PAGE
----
Environmentalism, and thinking about our future in general has become a victim if false dichotomies (1). These deeply dividing questions are mere distractions however, steering attention away from the underlying predicaments our societies are unwilling to address.
Let’s take the following example…
Fossil fuels — or — Renewables?
A true classic. Notice how this one tries to reduce the complex question of climate change, and in a broader sense humanity’s impact on a massively complex ecosystem called Earth to the simple question of how shall we produce electricity. (Feel free to replace ‘renewables’ with green hydrogen, fusion, tidal wave energy, nuclear, etc. at this point.) If there were a contest to win the title of being the textbook example of a red herring fallacy (2) — this one would surely be among the finalists.
In the real world electricity generation is a mere quarter of our total energy use, while the rest (high heat, transportation, chemical processes and many more) are almost exclusively coming from, or powered by fossil fuels. Not least the entire supply chain of renewables: from mining, through smelting, manufacturing, installation and maintenance. Paradoxical it may sound, but fossil fuels are essential to renewables.
While in theory some of the processes can be electrified, most of them cannot, or the proposed solutions simply do not scale — not even on paper. We are planning to shift completely away from fossil fuels (or turn their emissions ‘net zero’) in a couple of decades, while the globe’s infrastructure took one and a half century, and the best of our resources to build. There is no second chance for us here. Industrialization is a one-way street which only goes as far as resources last. Then the road turns into gravel, and when the suitable stone runs out: into dust. Not something many of us would willingly ponder these days.
The real dilemma, which cannot be answered in the framework of this fake choice is this: why the heck do we need so much energy in the first place? Why don’t we scale down our activities instead (especially in the Global North) and switch to a local, low-power, low-tech economy instead?
As long economic growth, corporate profits and planetary domination is the goal though, I guess this question remains unanswered. In our current industrial-economic framework the only ‘choice’ we are left with is this: we either consume fossil fuels and overheat the planet, or consume renewables and pollute land and water alike on the poorer side of the globe — whether we are aware of that fact or not.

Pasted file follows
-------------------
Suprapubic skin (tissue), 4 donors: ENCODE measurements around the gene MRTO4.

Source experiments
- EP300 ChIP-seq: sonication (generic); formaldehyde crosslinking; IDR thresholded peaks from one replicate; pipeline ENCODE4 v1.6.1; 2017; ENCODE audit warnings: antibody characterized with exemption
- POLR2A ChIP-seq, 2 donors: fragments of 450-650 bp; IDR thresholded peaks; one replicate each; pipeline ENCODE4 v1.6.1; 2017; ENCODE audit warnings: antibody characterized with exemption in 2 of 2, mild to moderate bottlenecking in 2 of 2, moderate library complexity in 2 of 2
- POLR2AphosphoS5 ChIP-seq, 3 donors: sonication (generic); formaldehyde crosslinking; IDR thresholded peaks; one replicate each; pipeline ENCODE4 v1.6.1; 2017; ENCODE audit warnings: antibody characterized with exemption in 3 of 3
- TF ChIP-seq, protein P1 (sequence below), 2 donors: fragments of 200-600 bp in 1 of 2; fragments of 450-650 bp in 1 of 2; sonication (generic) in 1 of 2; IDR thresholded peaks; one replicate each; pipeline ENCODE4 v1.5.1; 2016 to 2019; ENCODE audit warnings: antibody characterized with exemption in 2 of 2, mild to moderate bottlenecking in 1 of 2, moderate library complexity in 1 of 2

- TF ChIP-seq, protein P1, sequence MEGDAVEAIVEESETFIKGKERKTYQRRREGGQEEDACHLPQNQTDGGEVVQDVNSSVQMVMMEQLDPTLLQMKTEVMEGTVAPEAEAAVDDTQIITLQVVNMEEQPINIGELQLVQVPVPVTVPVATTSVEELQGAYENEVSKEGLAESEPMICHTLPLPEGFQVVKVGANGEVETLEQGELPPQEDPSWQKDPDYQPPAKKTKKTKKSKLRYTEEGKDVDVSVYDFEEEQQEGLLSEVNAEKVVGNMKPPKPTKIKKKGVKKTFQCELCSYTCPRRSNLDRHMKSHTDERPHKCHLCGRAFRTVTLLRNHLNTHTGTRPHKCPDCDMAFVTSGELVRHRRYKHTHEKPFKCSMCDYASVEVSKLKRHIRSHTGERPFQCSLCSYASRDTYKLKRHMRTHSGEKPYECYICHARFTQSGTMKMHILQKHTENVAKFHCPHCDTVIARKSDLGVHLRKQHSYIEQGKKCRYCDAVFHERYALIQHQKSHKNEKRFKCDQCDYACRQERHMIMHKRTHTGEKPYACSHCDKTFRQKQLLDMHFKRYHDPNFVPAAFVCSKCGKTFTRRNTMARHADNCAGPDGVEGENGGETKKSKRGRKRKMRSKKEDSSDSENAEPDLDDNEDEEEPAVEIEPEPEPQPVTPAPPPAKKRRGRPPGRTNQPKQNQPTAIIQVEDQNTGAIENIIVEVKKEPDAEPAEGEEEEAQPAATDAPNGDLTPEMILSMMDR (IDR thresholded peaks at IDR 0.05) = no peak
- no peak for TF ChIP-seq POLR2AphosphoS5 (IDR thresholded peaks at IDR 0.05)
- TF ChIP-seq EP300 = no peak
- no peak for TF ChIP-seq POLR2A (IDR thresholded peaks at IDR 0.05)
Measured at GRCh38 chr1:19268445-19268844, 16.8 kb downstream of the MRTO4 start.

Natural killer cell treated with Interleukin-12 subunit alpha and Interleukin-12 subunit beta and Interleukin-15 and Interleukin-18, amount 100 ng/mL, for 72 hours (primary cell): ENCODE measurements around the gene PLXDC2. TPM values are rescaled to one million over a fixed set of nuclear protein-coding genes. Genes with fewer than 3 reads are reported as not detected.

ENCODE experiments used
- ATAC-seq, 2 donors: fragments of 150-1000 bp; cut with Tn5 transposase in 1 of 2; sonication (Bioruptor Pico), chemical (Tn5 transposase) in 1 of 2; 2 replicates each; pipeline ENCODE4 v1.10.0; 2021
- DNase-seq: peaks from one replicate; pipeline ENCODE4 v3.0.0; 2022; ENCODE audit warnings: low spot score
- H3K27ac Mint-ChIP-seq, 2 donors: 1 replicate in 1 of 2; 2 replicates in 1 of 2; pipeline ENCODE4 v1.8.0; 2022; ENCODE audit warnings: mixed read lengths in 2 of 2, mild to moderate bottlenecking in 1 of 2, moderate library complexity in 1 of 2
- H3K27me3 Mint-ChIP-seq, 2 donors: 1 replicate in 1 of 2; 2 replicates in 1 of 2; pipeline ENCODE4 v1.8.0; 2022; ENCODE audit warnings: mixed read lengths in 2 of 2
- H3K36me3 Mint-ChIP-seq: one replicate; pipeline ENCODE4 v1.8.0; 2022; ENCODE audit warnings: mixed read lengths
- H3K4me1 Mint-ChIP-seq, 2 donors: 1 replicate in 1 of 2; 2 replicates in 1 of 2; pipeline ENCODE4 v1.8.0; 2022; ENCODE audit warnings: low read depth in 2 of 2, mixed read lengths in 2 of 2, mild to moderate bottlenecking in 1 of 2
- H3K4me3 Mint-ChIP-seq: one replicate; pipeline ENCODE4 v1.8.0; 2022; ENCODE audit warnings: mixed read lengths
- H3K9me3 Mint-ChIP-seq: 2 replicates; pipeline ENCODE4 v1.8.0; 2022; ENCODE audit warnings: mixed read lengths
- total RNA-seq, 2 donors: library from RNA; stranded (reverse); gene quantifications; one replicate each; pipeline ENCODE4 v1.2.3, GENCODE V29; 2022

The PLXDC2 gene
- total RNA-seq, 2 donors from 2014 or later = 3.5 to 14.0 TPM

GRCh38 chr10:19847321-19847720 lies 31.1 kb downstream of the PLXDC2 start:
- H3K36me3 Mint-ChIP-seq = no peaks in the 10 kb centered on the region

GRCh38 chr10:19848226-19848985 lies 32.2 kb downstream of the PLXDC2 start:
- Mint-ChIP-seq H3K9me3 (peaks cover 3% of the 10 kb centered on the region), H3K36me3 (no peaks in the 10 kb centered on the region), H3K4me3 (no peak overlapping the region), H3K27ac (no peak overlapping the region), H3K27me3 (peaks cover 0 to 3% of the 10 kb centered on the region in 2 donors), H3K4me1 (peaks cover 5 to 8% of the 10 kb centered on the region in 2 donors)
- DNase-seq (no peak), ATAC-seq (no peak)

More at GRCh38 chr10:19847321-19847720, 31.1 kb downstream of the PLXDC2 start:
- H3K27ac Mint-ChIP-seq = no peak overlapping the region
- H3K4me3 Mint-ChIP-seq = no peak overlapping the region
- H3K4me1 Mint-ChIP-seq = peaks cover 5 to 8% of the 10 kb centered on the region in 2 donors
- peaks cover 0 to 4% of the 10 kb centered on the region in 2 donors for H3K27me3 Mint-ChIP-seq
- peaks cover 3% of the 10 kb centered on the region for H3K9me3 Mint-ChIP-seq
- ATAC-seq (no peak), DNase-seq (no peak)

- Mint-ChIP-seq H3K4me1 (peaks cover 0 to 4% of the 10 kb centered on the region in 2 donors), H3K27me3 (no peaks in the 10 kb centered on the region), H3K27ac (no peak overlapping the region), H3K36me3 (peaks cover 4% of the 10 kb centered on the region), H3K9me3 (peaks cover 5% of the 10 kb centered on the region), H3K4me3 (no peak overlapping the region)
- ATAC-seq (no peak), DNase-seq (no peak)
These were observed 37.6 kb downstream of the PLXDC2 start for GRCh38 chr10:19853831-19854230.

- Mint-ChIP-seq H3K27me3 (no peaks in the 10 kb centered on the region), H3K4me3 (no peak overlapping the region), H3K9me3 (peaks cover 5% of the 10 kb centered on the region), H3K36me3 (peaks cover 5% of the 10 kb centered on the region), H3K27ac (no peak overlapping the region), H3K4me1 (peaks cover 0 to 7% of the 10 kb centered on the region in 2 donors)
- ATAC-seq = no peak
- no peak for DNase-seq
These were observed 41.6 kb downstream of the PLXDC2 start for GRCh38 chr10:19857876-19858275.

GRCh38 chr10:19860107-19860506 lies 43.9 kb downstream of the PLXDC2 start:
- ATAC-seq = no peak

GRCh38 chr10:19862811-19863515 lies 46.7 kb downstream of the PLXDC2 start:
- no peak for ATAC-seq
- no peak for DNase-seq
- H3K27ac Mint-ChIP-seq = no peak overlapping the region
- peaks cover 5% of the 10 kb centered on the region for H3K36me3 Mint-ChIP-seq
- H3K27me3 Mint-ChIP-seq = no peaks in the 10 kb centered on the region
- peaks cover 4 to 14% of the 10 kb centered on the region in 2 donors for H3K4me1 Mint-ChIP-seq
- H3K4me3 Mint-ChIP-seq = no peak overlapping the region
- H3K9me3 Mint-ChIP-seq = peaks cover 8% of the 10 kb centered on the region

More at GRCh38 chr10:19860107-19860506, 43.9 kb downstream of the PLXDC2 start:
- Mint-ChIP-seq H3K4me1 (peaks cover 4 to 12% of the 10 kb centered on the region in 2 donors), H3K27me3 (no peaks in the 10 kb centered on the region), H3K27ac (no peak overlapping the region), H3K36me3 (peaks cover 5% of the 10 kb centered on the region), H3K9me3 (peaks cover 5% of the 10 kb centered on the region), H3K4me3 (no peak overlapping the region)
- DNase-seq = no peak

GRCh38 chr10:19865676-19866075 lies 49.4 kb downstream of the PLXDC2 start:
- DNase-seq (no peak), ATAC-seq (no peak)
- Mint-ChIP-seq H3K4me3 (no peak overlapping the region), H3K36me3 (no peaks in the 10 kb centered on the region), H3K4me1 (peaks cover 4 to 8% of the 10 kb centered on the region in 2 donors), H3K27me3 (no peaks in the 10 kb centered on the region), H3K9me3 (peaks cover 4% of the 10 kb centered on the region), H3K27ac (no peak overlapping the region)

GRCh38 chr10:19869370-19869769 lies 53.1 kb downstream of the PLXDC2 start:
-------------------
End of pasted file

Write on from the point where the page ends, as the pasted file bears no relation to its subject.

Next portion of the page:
Opting out is really not convincing, or dare I say not possible for the masses. Everybody depends on this system, and unless it is forced to adopt to a world of less energy and resources it will resist change. People will rather come up with various conspiracy theories on how the elites are robbing their wealth than to accept rationing and widespread degrowth.
Here is the biggest twist of fate however: whether we want to accept it or not, the question of renewables vs fossil fuels was already decided. Millions of years ago — when rich deposits of coal, oil, copper, silicon, lithium and the rest of Earth’s valuable minerals were formed. Humans in their infinite wisdom harvested the most energy dense, easy to reach deposits first, which has naturally led to growth unseen in prior history. What remains now is very energy intensive to get — hence the price increase in everything from coal to copper, an essential ingredient to all ‘renewables’. Knowing that none of these mineral resources being truly renewable, like wood or hay, the only question remains to be answered is how fast we run out of them… And then what…?